You can read 19 more articles this month
INTERNATIONAL Olympic Committee (IOC) president Thomas Bach said today that the governing body has done its part in getting North and South Korea together at the Pyeongchang Olympics — but it was up to politicians to seize the opportunity for peace.
“You know sport cannot create peace,” Bach said. “We cannot lead their political negotiations. We have sent this message — this dialogue — that negotiations can lead to a positive result. Now it’s up to the political side to use this momentum.”
Bach said he’s hopeful that relations will continue to thaw after the “Olympic flame has been extinguished” at the closing ceremony on February 25 in the mountains of South Korea.
Bach compared the situation in Korea to his own experience, having won a gold medal in fencing for West Germany at the 1976 Olympics.
He said that the Winter Olympics had got “off to a great start” and dismissed the problems caused by high winds forcing the first two Alpine skiing races to be rescheduled.
“These cancellations do not worry us at all,” he said. “The international federations, with whom we have talked, they have told us there is no reason to worry. We have two weeks to go. We are an outdoor sport and we manage these kind of cancellations.”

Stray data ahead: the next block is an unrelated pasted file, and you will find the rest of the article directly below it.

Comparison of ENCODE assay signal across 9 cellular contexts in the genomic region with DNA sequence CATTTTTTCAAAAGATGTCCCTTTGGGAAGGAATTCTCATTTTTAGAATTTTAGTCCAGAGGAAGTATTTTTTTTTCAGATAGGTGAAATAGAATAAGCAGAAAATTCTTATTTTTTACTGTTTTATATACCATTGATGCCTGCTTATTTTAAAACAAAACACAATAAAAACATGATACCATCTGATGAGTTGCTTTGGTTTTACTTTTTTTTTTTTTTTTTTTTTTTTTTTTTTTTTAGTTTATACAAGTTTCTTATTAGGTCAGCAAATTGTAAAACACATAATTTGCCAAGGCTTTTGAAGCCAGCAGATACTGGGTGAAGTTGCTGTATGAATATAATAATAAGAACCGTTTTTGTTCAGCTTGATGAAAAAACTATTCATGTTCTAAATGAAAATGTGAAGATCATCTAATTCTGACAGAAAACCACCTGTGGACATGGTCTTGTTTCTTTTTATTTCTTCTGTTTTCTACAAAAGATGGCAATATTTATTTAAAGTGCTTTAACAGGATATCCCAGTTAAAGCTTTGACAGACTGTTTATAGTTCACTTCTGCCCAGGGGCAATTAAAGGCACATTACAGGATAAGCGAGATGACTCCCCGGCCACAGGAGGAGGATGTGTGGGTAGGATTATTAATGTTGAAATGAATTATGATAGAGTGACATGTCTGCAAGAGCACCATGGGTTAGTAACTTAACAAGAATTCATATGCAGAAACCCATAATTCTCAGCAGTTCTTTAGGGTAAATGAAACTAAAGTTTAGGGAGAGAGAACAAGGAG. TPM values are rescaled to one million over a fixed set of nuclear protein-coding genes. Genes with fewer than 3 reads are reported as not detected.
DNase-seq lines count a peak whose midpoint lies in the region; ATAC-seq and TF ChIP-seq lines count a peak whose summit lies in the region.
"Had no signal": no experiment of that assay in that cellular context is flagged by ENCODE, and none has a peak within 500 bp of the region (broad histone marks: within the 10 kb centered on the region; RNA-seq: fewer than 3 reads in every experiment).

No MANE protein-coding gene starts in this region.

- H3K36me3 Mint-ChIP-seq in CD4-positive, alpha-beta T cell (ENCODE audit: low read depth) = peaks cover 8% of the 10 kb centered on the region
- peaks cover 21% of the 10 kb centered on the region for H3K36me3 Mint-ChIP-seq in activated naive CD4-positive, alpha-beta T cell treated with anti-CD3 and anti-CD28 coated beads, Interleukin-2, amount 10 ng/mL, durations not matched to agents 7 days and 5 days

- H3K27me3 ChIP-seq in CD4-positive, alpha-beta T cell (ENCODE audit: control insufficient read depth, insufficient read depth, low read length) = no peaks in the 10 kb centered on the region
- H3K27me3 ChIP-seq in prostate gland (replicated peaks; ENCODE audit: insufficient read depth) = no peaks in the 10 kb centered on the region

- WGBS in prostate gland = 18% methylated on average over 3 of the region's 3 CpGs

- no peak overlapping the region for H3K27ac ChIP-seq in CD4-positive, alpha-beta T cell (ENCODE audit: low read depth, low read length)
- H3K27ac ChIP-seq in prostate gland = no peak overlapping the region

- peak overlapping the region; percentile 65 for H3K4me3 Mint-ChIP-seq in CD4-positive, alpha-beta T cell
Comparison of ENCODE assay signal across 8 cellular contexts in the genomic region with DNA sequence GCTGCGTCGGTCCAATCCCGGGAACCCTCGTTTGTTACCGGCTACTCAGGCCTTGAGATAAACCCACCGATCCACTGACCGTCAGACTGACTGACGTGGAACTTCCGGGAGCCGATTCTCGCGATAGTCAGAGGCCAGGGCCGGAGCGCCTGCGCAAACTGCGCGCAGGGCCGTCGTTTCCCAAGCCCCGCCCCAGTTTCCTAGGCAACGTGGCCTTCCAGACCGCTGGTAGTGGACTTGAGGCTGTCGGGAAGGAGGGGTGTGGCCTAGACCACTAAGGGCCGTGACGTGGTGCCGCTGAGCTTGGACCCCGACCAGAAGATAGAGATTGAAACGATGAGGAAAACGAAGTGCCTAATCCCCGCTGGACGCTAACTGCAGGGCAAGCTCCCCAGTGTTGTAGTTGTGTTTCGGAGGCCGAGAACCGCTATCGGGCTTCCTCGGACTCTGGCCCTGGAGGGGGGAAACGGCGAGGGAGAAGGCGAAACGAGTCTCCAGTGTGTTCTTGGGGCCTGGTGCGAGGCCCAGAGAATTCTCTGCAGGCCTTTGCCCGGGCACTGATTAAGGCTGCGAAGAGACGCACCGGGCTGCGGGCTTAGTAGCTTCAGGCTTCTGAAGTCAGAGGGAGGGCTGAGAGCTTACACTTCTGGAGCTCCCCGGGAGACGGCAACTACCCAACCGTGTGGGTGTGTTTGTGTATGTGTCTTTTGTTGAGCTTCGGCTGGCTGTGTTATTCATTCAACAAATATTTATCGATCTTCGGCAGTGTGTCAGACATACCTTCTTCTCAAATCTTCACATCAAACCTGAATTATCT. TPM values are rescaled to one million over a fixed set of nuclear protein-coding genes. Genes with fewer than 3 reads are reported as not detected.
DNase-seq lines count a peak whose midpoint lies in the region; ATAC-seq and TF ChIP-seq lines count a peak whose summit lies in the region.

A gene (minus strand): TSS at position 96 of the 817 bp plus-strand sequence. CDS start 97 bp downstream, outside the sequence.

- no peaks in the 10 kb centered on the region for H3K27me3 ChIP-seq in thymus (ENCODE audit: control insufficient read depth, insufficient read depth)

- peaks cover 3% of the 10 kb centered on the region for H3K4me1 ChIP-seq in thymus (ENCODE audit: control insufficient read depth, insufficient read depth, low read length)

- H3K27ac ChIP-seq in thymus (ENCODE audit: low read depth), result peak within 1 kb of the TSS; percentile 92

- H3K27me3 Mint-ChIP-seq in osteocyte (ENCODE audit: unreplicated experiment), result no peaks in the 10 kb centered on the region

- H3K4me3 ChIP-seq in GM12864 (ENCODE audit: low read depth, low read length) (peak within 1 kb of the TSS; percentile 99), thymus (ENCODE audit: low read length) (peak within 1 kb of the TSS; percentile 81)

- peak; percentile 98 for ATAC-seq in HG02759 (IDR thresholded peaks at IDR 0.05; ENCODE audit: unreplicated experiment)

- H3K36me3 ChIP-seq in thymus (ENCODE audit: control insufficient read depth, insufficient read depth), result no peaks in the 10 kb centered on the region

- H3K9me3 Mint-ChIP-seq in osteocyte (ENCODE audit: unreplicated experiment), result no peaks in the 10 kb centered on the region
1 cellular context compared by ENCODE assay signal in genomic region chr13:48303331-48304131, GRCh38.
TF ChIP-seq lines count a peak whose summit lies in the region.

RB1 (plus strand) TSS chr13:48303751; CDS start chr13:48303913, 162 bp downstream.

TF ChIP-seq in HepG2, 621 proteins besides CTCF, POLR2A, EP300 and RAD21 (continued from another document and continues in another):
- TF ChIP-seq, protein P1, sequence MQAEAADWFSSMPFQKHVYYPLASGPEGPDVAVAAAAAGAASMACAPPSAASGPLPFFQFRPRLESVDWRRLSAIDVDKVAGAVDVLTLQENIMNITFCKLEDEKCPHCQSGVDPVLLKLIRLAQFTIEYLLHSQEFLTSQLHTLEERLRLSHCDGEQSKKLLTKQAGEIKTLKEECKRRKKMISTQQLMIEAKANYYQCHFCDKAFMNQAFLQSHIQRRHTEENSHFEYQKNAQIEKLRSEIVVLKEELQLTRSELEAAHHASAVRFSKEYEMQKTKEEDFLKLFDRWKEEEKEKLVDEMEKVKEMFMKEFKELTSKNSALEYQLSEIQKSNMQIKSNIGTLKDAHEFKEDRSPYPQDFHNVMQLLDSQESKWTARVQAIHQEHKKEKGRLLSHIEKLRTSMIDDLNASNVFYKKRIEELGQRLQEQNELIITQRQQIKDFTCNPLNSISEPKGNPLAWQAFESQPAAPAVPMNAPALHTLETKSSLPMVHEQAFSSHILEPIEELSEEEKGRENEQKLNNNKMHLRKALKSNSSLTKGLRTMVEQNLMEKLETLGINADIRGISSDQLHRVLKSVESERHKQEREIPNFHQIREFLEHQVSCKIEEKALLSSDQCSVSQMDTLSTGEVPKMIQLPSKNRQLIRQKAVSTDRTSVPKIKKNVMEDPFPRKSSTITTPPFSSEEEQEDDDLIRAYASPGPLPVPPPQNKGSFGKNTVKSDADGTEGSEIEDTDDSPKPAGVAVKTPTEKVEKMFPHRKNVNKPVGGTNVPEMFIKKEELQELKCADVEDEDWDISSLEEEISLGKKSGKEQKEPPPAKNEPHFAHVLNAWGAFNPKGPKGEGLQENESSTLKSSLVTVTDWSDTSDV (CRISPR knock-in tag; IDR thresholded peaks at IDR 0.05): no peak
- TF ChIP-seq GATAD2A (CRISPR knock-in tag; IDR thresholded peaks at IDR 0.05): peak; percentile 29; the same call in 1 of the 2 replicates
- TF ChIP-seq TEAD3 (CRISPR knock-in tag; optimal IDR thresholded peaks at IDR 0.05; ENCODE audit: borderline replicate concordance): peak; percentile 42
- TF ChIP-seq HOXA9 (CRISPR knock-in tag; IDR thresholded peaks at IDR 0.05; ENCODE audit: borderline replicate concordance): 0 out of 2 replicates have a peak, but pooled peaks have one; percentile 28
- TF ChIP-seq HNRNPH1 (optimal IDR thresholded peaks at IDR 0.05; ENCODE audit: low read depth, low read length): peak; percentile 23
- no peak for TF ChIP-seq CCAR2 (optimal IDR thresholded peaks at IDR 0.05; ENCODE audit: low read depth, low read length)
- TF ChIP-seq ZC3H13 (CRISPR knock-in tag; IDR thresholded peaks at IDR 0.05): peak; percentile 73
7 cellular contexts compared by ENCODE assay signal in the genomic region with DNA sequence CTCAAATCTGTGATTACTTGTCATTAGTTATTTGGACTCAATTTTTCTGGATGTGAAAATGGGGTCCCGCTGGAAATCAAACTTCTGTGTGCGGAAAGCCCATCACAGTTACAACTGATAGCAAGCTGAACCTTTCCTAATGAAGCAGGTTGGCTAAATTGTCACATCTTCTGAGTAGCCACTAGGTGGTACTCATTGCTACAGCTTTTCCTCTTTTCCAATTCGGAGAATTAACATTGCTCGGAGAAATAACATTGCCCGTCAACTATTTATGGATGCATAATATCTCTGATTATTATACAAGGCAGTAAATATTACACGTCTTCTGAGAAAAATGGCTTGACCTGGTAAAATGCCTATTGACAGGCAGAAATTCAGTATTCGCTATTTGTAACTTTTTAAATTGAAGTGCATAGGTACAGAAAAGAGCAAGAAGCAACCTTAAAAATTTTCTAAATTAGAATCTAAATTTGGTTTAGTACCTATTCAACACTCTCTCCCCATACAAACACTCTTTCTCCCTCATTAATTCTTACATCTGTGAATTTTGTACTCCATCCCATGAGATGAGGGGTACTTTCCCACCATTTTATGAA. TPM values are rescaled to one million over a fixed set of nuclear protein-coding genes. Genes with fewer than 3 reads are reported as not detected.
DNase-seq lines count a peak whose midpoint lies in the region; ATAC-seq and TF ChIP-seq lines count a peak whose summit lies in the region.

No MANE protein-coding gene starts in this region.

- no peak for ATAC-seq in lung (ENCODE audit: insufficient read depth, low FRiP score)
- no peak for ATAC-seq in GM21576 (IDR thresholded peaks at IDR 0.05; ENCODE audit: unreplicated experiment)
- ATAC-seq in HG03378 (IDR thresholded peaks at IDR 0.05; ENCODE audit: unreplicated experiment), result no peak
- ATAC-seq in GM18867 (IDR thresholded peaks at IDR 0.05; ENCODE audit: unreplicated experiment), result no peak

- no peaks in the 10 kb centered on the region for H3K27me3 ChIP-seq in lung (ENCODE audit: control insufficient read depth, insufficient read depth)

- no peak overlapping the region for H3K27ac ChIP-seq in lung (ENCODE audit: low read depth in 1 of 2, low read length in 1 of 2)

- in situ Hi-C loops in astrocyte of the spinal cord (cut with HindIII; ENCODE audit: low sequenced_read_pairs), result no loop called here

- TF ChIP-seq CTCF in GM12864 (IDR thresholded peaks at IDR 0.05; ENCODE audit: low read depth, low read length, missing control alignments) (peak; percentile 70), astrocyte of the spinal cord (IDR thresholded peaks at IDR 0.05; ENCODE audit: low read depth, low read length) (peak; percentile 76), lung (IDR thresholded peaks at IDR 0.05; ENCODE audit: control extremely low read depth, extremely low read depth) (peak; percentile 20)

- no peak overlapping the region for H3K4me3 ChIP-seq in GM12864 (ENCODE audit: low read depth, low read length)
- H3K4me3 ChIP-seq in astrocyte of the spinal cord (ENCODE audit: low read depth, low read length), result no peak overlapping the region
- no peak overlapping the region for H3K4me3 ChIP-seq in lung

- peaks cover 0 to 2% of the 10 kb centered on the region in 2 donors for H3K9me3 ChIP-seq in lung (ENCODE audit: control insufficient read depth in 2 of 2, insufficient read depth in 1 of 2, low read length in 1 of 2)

Local organisers apologised today for bus delays of up to two hours affecting 55,000 workers and volunteers who have been forced to wait in cold, freezing weather. Buses have been irregular, slow and there are far too few for those working at the Games.
You can’t buy a revolution, but you can help the only daily paper in Britain that’s fighting for one by joining the 501 club.
Just £5 a month gives you the opportunity to win one of 17 prizes, from £25 to the £501 jackpot.
By becoming a 501 Club member you are helping the Morning Star cover its printing, distribution and staff costs — help keep our paper thriving by joining!
You can’t buy a revolution, but you can help the only daily paper in Britain that’s fighting for one by become a member of the People’s Printing Press Society.
The Morning Star is a readers’ co-operative, which means you can become an owner of the paper too by buying shares in the society.
Shares are £1 each — though unlike capitalist firms, each shareholder has an equal say. Money from shares contributes directly to keep our paper thriving.
Some union branches have taken out shares of over £500 and individuals over £100.
You can’t buy a revolution, but you can help the only daily paper in Britain that’s fighting for one by donating to the Fighting Fund.
The Morning Star is unique, as a lone socialist voice in a sea of corporate media. We offer a platform for those who would otherwise never be listened to, coverage of stories that would otherwise be buried.
The rich don’t like us, and they don’t advertise with us, so we rely on you, our readers and friends. With a regular donation to our monthly Fighting Fund, we can continue to thumb our noses at the fat cats and tell truth to power.
Donate today and make a regular contribution.